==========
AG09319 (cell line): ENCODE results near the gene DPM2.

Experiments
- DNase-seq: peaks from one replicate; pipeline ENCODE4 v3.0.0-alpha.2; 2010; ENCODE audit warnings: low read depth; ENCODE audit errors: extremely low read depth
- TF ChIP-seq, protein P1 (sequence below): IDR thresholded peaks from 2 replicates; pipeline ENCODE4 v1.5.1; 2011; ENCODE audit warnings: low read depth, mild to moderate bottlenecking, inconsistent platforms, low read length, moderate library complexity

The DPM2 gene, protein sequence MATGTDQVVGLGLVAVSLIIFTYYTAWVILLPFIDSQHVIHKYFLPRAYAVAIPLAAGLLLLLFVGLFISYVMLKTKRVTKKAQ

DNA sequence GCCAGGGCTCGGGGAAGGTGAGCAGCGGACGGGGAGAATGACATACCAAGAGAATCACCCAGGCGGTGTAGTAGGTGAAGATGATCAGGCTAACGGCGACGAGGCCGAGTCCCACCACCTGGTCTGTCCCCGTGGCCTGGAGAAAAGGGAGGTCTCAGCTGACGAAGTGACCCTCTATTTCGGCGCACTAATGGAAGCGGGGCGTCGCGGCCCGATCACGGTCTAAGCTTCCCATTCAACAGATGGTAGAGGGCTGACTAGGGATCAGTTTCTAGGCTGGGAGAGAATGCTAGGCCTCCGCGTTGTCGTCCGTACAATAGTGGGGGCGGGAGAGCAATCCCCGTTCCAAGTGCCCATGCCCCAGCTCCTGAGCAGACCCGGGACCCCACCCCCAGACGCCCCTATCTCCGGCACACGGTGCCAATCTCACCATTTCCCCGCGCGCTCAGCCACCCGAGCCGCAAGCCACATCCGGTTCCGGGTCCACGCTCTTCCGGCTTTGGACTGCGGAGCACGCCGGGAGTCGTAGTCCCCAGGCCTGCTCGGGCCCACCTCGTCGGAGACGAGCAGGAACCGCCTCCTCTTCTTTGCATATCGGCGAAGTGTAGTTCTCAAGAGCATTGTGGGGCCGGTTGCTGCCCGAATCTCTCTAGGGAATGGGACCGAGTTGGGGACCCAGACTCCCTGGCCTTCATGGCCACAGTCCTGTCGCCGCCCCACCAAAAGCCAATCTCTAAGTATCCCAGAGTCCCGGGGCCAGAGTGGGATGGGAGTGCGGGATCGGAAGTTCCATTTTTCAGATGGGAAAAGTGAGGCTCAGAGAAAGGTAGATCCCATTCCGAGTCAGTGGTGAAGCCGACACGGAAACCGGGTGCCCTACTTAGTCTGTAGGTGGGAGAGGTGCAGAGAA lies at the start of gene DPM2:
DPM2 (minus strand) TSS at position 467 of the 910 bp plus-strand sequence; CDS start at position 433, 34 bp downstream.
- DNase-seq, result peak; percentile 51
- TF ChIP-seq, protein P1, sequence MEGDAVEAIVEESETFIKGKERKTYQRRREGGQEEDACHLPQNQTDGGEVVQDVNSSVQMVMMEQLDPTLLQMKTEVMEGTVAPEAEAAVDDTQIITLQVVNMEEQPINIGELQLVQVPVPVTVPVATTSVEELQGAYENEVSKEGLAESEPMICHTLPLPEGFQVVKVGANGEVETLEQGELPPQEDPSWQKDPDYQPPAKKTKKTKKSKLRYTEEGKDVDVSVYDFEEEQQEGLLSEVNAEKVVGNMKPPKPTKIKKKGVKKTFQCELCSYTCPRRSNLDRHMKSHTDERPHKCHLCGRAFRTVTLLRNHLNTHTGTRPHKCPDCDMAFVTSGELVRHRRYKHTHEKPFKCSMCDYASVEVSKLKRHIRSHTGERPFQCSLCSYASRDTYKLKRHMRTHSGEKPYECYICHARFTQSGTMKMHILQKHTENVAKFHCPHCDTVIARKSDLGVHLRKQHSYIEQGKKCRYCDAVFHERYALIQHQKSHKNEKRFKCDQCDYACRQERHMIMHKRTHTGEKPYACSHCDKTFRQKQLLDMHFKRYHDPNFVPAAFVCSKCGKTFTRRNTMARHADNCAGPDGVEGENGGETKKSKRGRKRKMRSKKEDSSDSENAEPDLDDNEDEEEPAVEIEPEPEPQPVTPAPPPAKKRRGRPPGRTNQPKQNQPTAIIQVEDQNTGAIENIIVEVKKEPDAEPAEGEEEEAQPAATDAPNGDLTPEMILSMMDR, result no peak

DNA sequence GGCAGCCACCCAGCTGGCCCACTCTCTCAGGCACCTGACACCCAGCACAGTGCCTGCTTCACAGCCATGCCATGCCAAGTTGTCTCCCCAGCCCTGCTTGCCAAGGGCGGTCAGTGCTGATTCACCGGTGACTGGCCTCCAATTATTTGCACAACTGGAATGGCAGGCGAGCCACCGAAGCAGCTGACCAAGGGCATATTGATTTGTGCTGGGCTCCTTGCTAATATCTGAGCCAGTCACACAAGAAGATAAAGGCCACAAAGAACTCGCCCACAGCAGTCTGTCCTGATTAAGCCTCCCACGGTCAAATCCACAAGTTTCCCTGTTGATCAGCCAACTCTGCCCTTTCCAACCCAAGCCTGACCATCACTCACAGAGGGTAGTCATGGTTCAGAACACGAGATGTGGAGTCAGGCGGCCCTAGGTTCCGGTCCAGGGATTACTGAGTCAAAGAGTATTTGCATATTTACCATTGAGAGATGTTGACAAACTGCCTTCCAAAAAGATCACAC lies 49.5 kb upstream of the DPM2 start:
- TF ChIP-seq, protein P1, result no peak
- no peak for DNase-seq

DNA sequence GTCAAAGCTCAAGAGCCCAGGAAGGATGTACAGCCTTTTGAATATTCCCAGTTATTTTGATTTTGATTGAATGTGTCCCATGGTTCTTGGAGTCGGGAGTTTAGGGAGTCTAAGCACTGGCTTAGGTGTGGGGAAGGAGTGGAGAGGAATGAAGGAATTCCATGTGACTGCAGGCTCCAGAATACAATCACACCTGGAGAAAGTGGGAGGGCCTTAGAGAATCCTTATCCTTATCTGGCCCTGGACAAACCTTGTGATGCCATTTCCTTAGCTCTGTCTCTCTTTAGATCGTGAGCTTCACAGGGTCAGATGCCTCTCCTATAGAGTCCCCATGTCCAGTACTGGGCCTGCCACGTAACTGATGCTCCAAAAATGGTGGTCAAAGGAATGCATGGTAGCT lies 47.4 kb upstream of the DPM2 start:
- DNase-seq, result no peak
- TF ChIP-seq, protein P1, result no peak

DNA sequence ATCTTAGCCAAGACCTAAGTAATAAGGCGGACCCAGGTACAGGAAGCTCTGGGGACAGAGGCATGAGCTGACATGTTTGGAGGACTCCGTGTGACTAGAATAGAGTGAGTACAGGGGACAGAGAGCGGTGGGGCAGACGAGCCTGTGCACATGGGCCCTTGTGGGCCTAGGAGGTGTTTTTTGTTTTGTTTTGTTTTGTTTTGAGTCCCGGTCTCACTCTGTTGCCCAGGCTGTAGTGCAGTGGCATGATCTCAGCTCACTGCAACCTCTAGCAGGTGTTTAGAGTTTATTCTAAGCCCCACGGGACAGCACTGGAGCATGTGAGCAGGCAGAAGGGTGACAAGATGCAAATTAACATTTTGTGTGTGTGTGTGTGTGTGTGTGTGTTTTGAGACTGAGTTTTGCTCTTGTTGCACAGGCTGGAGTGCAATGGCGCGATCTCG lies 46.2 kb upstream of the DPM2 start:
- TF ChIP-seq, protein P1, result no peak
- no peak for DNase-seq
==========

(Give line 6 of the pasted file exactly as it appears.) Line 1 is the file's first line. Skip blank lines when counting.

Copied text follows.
DNA sequence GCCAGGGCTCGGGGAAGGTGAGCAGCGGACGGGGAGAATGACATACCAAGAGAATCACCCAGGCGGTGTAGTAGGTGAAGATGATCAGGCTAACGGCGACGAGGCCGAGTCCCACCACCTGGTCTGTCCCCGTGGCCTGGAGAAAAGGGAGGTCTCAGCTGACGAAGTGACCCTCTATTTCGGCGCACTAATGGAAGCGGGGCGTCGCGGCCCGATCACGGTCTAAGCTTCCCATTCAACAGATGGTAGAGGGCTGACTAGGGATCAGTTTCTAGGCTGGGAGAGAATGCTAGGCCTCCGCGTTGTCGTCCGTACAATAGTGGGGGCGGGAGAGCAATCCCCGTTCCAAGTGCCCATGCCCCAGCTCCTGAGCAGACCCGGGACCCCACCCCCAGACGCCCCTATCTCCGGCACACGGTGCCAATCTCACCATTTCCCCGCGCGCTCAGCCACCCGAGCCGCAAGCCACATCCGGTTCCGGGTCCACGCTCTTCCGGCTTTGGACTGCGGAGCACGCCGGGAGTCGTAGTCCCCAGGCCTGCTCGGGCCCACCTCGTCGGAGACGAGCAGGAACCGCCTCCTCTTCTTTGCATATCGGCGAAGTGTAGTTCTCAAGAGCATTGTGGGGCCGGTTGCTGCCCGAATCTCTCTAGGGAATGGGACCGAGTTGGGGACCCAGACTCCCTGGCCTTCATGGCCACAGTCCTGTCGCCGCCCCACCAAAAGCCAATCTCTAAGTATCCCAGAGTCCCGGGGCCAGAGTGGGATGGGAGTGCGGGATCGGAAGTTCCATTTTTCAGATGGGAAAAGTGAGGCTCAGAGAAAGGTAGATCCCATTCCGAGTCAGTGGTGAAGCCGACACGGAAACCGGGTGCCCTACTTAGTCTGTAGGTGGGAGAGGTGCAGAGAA lies at the start of gene DPM2: